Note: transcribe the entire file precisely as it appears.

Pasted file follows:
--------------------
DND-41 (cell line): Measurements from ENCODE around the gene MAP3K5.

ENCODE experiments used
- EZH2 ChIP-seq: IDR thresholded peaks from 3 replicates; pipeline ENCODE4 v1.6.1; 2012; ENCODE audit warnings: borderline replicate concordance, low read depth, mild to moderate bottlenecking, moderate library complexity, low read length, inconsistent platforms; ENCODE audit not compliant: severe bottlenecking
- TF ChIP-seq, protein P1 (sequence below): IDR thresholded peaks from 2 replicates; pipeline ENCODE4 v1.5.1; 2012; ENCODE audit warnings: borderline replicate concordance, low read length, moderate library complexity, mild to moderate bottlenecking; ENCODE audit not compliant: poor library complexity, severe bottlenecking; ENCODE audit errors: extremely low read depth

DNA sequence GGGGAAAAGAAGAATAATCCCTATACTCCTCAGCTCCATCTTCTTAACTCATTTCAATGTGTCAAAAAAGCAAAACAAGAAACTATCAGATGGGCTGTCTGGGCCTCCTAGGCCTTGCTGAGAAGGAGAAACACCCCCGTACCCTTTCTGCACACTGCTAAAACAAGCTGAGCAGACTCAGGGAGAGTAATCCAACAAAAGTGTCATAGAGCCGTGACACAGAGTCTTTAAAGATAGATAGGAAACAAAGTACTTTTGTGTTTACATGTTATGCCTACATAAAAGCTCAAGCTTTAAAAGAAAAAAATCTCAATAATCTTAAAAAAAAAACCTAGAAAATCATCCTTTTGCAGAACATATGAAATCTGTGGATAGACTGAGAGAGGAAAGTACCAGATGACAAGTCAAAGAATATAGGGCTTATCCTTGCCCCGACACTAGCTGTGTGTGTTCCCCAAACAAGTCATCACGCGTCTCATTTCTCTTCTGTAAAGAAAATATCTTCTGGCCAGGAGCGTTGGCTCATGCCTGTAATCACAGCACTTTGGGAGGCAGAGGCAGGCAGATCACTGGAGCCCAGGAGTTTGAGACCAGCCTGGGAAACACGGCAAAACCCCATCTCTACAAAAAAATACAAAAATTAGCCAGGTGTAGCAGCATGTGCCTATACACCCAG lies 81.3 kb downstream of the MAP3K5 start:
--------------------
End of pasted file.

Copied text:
DND-41 (cell line): Measurements from ENCODE around the gene MAP3K5.

ENCODE experiments used
- EZH2 ChIP-seq: IDR thresholded peaks from 3 replicates; pipeline ENCODE4 v1.6.1; 2012; ENCODE audit warnings: borderline replicate concordance, low read depth, mild to moderate bottlenecking, moderate library complexity, low read length, inconsistent platforms; ENCODE audit not compliant: severe bottlenecking
- TF ChIP-seq, protein P1 (sequence below): IDR thresholded peaks from 2 replicates; pipeline ENCODE4 v1.5.1; 2012; ENCODE audit warnings: borderline replicate concordance, low read length, moderate library complexity, mild to moderate bottlenecking; ENCODE audit not compliant: poor library complexity, severe bottlenecking; ENCODE audit errors: extremely low read depth

DNA sequence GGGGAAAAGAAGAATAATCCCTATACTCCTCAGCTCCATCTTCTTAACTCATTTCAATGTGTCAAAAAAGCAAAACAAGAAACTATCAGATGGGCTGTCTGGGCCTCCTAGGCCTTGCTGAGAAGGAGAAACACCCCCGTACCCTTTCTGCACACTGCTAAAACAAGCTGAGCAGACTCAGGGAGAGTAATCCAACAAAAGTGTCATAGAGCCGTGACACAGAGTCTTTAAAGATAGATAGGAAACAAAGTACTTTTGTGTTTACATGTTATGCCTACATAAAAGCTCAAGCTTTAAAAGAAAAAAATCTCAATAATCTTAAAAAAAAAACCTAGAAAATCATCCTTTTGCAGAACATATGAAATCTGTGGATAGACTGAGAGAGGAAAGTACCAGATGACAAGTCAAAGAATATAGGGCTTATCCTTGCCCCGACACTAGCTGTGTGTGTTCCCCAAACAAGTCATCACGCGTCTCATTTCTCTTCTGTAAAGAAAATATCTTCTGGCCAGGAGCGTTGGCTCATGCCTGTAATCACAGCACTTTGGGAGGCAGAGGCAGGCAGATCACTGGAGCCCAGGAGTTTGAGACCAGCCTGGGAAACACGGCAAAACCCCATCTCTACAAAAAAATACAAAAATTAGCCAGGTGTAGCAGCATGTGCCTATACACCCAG lies 81.3 kb downstream of the MAP3K5 start: